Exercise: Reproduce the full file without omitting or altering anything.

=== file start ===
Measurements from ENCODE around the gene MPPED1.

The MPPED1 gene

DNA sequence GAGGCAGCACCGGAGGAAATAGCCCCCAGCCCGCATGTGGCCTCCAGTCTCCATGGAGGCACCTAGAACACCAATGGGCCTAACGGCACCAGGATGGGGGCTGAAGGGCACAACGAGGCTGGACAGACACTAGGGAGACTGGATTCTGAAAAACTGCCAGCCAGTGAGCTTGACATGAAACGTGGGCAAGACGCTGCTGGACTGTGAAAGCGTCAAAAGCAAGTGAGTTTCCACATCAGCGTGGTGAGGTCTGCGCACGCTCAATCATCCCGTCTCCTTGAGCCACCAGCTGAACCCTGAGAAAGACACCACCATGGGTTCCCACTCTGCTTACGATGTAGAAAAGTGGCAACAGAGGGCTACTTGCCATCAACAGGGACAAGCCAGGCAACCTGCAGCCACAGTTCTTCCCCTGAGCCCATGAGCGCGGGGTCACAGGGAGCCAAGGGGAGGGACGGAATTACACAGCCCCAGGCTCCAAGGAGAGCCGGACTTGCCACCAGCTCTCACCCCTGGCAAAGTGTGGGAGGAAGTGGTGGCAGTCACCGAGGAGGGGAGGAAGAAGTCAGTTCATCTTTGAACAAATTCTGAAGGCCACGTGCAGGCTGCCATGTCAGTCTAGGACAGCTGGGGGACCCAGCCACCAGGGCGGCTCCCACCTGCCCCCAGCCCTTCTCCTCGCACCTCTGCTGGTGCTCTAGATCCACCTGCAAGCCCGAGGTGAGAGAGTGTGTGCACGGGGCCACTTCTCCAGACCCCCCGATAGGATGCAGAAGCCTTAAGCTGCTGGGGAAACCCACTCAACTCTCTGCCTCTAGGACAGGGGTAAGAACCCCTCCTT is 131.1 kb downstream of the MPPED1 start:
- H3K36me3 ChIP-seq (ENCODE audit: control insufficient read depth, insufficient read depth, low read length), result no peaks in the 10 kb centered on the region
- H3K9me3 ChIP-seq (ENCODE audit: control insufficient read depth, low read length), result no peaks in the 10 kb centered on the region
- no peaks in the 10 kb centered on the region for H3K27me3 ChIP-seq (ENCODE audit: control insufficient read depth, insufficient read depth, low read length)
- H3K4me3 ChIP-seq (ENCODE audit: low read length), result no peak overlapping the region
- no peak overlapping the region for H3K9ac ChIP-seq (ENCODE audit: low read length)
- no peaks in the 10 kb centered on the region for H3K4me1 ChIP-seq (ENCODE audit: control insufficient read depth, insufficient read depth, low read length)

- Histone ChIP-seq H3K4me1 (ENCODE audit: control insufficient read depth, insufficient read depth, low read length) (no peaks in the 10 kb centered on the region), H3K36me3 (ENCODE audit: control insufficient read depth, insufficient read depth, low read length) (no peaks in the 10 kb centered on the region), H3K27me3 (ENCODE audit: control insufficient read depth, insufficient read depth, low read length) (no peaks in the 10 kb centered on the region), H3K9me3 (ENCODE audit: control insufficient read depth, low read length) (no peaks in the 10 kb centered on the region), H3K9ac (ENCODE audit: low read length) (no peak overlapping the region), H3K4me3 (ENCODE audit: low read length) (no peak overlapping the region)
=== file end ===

Measurements from ENCODE around the gene MPPED1.

The MPPED1 gene

DNA sequence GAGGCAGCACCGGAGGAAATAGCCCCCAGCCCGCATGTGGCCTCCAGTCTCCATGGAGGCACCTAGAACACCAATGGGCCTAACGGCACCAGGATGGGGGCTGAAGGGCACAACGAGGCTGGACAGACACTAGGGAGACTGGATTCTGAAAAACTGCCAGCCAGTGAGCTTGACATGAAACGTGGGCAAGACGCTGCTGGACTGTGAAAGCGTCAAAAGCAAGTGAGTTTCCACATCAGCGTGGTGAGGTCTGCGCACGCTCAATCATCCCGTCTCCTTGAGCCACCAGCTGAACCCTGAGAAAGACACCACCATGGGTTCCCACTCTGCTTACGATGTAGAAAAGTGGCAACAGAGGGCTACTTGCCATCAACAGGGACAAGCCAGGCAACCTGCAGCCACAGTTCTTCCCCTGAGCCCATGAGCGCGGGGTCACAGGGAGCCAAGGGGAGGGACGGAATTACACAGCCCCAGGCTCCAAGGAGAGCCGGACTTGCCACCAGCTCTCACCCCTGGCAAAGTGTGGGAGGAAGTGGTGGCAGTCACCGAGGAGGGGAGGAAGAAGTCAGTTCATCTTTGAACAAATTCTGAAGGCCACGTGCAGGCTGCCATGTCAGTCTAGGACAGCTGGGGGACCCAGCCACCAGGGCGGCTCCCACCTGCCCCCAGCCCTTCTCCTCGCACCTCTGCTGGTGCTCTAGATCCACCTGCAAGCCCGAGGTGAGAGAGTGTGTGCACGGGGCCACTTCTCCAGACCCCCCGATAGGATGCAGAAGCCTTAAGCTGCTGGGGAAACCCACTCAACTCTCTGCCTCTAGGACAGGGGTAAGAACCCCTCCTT is 131.1 kb downstream of the MPPED1 start:
- H3K36me3 ChIP-seq (ENCODE audit: control insufficient read depth, insufficient read depth, low read length), result no peaks in the 10 kb centered on the region
- H3K9me3 ChIP-seq (ENCODE audit: control insufficient read depth, low read length), result no peaks in the 10 kb centered on the region
- no peaks in the 10 kb centered on the region for H3K27me3 ChIP-seq (ENCODE audit: control insufficient read depth, insufficient read depth, low read length)
- H3K4me3 ChIP-seq (ENCODE audit: low read length), result no peak overlapping the region
- no peak overlapping the region for H3K9ac ChIP-seq (ENCODE audit: low read length)
- no peaks in the 10 kb centered on the region for H3K4me1 ChIP-seq (ENCODE audit: control insufficient read depth, insufficient read depth, low read length)

- Histone ChIP-seq H3K4me1 (ENCODE audit: control insufficient read depth, insufficient read depth, low read length) (no peaks in the 10 kb centered on the region), H3K36me3 (ENCODE audit: control insufficient read depth, insufficient read depth, low read length) (no peaks in the 10 kb centered on the region), H3K27me3 (ENCODE audit: control insufficient read depth, insufficient read depth, low read length) (no peaks in the 10 kb centered on the region), H3K9me3 (ENCODE audit: control insufficient read depth, low read length) (no peaks in the 10 kb centered on the region), H3K9ac (ENCODE audit: low read length) (no peak overlapping the region), H3K4me3 (ENCODE audit: low read length) (no peak overlapping the region)